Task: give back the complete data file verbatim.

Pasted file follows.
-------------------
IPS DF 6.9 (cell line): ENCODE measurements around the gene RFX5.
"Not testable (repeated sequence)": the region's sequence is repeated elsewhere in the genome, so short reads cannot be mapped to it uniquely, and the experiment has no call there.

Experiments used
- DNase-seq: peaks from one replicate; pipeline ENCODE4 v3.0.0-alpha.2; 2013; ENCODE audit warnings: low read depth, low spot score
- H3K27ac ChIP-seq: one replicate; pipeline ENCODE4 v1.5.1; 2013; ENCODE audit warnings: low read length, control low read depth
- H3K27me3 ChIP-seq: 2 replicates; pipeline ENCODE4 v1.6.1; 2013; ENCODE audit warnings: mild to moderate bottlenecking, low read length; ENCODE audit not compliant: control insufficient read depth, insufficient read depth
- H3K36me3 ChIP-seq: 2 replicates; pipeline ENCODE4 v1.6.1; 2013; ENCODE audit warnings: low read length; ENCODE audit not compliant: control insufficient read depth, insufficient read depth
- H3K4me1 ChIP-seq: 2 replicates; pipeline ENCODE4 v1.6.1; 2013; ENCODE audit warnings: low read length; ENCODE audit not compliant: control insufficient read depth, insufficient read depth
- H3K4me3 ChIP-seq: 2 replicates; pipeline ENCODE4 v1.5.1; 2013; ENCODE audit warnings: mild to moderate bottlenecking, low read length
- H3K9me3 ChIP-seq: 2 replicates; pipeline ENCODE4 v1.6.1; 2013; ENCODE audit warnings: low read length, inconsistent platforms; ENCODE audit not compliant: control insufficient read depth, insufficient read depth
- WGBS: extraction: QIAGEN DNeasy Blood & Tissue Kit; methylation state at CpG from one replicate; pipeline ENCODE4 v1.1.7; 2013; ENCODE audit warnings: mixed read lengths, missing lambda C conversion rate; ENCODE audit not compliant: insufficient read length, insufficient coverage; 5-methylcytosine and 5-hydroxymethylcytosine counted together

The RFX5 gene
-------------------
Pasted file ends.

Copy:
IPS DF 6.9 (cell line): ENCODE measurements around the gene RFX5.
"Not testable (repeated sequence)": the region's sequence is repeated elsewhere in the genome, so short reads cannot be mapped to it uniquely, and the experiment has no call there.

Experiments used
- DNase-seq: peaks from one replicate; pipeline ENCODE4 v3.0.0-alpha.2; 2013; ENCODE audit warnings: low read depth, low spot score
- H3K27ac ChIP-seq: one replicate; pipeline ENCODE4 v1.5.1; 2013; ENCODE audit warnings: low read length, control low read depth
- H3K27me3 ChIP-seq: 2 replicates; pipeline ENCODE4 v1.6.1; 2013; ENCODE audit warnings: mild to moderate bottlenecking, low read length; ENCODE audit not compliant: control insufficient read depth, insufficient read depth
- H3K36me3 ChIP-seq: 2 replicates; pipeline ENCODE4 v1.6.1; 2013; ENCODE audit warnings: low read length; ENCODE audit not compliant: control insufficient read depth, insufficient read depth
- H3K4me1 ChIP-seq: 2 replicates; pipeline ENCODE4 v1.6.1; 2013; ENCODE audit warnings: low read length; ENCODE audit not compliant: control insufficient read depth, insufficient read depth
- H3K4me3 ChIP-seq: 2 replicates; pipeline ENCODE4 v1.5.1; 2013; ENCODE audit warnings: mild to moderate bottlenecking, low read length
- H3K9me3 ChIP-seq: 2 replicates; pipeline ENCODE4 v1.6.1; 2013; ENCODE audit warnings: low read length, inconsistent platforms; ENCODE audit not compliant: control insufficient read depth, insufficient read depth
- WGBS: extraction: QIAGEN DNeasy Blood & Tissue Kit; methylation state at CpG from one replicate; pipeline ENCODE4 v1.1.7; 2013; ENCODE audit warnings: mixed read lengths, missing lambda C conversion rate; ENCODE audit not compliant: insufficient read length, insufficient coverage; 5-methylcytosine and 5-hydroxymethylcytosine counted together

The RFX5 gene